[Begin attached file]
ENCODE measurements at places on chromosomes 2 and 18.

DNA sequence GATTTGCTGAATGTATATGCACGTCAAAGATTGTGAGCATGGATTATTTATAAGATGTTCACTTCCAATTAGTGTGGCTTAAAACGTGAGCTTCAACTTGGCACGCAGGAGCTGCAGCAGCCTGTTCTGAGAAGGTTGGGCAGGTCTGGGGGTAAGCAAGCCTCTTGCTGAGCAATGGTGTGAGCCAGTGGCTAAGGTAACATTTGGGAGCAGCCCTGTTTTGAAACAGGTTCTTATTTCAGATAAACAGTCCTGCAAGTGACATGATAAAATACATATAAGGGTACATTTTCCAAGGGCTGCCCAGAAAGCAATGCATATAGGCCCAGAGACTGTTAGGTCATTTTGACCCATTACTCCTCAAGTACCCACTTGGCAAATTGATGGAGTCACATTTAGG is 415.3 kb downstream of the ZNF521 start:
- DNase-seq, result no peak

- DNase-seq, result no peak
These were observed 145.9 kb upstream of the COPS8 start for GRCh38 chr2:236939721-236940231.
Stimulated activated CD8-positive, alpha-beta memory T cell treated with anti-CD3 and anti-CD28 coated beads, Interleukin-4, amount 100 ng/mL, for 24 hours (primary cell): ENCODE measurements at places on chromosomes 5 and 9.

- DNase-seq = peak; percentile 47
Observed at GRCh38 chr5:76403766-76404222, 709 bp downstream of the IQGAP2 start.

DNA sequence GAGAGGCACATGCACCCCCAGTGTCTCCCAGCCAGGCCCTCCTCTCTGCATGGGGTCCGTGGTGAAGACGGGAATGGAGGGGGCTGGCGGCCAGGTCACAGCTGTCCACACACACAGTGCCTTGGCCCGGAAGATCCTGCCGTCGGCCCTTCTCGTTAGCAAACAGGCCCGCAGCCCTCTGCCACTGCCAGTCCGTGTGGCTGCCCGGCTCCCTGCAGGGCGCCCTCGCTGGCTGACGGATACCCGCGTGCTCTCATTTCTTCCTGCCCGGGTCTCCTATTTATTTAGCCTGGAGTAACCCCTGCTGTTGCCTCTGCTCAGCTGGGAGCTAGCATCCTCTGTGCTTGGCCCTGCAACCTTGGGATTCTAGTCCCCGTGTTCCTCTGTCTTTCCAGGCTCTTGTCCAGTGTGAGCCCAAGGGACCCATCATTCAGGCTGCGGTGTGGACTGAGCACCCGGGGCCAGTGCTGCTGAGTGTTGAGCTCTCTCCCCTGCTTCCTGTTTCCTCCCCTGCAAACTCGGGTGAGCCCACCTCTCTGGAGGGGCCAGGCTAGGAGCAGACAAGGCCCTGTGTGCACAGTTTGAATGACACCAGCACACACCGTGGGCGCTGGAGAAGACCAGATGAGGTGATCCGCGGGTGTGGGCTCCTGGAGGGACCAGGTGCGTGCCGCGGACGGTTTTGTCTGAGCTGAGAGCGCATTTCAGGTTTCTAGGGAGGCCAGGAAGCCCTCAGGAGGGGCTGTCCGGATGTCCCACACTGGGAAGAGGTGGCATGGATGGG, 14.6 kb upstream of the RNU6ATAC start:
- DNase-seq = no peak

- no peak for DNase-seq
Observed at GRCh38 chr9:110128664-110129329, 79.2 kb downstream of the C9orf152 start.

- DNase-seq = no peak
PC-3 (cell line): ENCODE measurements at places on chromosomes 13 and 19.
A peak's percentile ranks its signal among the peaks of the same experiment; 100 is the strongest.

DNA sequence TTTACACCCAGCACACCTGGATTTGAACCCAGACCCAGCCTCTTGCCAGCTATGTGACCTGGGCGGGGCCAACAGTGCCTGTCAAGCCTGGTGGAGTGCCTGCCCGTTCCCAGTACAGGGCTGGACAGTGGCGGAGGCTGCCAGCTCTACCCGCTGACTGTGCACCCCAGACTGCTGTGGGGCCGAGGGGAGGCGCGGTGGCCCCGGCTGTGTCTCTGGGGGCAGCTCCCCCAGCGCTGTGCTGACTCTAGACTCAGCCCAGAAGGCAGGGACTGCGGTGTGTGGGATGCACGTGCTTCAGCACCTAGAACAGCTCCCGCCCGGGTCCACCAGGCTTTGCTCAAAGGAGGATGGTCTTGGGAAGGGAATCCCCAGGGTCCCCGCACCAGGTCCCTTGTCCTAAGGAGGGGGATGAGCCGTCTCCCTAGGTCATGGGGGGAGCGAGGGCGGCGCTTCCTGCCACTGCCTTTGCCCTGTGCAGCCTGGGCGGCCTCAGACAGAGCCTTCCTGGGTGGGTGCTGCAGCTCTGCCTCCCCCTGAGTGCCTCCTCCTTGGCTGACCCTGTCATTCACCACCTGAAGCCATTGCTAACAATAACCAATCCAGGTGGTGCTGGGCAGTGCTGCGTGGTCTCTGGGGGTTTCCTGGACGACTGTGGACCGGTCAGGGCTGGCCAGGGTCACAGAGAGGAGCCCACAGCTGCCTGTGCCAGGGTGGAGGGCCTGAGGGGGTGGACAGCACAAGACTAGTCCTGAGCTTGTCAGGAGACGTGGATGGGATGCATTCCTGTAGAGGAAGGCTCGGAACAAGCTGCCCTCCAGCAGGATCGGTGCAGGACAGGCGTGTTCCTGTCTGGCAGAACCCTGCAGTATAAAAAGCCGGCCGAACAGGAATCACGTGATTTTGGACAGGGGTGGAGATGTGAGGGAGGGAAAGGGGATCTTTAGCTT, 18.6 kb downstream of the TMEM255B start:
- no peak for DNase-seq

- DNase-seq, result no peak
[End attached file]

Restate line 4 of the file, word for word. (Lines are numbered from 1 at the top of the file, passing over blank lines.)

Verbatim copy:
- DNase-seq, result no peak